Caspian Weekly, August 24th 2010
Written by Nir BOMS
Ten years ago, Syrian President Bashar Al-Assad replaced his father as president. It was a moment of hope for many in Syria. One of those who rejoiced was Ali Abdullah, a writer, activist, and partner to the Damascus Declaration, a process that produced a document calling for political reform and an end to the emergency law. But in 2007 Abdullah was arrested along with 40 others who signed the declaration. After two-and-a-half years in prison, coinciding with the festivities celebrating Assad’s first decade in power, Abdullah was brought up on additional charges. Abdullah must now appear before a military court as a result of statements he made from prison about Lebanese-Syrian relations and electoral fraud committed by the Iranian government.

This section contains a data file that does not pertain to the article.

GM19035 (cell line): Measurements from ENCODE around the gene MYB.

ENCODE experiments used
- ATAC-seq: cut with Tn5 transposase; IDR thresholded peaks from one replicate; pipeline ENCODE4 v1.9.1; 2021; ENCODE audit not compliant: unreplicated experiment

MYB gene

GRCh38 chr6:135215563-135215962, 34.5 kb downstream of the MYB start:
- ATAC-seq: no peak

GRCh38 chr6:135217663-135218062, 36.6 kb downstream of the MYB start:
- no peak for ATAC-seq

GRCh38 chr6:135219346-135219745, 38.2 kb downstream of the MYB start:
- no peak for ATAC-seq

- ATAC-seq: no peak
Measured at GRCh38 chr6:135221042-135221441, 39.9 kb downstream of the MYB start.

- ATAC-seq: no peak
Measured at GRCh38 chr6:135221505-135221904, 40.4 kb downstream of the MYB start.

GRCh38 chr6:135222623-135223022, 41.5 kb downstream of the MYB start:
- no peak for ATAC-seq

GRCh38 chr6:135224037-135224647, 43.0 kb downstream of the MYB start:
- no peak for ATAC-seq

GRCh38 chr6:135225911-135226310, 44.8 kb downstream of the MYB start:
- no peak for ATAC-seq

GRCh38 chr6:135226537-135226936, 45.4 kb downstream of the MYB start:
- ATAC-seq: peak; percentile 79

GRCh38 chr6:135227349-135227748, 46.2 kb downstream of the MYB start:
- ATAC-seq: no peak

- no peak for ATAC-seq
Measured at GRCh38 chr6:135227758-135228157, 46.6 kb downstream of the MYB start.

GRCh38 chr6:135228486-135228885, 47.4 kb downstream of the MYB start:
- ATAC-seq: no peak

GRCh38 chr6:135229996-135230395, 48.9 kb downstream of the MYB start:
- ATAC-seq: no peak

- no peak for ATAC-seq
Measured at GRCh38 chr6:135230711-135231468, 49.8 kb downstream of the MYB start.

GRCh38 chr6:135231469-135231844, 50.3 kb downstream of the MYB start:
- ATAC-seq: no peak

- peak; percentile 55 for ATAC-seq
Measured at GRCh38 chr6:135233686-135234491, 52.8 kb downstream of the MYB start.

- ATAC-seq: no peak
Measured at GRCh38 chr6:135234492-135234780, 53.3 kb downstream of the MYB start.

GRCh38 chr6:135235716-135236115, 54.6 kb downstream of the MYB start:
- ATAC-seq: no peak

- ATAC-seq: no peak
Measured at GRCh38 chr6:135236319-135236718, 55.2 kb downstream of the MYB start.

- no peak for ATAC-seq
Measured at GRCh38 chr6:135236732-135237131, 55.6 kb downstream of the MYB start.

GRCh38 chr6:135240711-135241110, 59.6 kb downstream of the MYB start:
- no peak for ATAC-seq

In a very different form of marking ten years of the Syrian Regime, The Committee to Protect Journalists (CPJ) published an open letter detailing Press and Internet freedom violations in Syria. Joel Simon, Executive Director of the CPJ, reminded Bashar Al-Assad that in his constitutional oath, a decade ago, the President said that “constructive criticism” is a central pillar of developing Syria. In 2007, when Assad was sworn in for his second term, he noted that the success of reform is linked with “providing citizens with the correct information.” Continue reading